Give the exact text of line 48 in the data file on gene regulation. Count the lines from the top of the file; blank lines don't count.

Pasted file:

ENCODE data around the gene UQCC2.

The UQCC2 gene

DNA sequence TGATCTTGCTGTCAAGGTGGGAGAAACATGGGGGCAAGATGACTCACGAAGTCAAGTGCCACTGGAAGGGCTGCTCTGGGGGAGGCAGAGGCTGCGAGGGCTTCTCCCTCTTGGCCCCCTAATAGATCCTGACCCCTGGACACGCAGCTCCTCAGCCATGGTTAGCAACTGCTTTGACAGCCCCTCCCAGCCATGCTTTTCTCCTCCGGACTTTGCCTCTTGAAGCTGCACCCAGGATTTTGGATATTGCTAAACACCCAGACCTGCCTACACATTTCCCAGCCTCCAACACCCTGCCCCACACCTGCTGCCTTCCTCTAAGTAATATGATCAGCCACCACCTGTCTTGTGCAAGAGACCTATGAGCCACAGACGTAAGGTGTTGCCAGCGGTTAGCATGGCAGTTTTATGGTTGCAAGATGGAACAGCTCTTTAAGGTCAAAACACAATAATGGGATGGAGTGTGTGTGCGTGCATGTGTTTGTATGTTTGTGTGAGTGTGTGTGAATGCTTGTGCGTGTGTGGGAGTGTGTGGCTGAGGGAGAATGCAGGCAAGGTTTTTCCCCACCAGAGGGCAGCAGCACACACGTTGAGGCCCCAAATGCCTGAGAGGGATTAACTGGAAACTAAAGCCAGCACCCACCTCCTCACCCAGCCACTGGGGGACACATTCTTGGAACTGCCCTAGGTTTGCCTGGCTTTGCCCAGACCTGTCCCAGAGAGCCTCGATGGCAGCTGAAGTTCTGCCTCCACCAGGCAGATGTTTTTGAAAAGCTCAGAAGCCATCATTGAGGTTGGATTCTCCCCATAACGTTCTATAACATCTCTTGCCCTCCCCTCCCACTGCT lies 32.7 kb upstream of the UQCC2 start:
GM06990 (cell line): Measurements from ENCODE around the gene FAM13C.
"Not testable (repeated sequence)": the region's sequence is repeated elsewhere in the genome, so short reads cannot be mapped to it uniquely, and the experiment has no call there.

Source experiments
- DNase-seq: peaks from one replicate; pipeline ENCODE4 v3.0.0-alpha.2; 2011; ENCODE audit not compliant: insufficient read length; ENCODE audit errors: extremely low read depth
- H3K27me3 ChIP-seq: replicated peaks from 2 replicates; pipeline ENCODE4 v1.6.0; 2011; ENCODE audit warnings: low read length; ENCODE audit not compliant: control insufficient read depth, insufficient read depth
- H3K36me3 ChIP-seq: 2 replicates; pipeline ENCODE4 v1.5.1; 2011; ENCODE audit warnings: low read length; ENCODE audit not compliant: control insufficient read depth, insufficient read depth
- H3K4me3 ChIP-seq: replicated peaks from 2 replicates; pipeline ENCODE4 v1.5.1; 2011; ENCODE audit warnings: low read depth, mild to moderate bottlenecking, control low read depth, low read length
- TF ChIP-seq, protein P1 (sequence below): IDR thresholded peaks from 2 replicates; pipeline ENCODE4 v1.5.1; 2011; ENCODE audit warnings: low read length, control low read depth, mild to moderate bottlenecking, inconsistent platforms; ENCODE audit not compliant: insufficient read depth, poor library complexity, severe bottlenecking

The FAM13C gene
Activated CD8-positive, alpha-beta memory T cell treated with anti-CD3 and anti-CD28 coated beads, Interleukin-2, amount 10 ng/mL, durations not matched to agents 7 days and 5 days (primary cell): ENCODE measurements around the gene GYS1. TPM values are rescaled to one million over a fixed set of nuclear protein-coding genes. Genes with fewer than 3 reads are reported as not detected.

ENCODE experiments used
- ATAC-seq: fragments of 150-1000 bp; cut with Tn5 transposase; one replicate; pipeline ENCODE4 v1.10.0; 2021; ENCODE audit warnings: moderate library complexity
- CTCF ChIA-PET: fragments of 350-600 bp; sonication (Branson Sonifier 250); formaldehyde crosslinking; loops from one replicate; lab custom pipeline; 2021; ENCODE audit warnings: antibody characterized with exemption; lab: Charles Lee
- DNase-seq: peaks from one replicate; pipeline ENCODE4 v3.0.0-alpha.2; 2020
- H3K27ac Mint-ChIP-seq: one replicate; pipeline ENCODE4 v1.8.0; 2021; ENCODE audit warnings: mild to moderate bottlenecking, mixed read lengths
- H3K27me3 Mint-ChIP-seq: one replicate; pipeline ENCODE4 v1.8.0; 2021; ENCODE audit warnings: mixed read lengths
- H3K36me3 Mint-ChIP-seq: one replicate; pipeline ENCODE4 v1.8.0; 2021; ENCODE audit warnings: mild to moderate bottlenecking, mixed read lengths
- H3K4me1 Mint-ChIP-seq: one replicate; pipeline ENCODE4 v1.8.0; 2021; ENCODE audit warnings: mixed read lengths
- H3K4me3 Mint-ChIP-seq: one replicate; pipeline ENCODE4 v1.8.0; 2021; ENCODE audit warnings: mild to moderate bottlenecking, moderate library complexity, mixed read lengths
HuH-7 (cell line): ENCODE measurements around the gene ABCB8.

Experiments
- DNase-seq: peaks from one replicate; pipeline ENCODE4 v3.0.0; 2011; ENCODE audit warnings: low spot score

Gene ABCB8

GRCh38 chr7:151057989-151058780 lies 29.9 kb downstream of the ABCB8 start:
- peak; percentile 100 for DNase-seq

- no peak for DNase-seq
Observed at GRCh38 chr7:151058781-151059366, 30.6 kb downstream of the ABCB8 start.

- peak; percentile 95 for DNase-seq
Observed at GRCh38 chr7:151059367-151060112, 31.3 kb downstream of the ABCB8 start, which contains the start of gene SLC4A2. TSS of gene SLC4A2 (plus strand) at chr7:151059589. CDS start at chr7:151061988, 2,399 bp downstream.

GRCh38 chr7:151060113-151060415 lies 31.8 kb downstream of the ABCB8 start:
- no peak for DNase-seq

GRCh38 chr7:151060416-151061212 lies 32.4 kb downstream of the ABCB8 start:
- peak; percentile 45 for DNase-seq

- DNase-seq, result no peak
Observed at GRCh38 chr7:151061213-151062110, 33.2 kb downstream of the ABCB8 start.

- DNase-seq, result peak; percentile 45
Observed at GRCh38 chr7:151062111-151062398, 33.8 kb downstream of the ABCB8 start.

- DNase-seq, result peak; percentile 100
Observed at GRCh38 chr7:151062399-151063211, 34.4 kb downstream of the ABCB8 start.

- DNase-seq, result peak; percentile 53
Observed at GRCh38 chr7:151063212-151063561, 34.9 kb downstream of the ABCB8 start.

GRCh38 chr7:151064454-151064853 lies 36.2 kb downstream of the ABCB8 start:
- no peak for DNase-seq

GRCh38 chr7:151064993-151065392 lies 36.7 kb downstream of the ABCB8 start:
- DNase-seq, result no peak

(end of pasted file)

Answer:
- DNase-seq, result no peak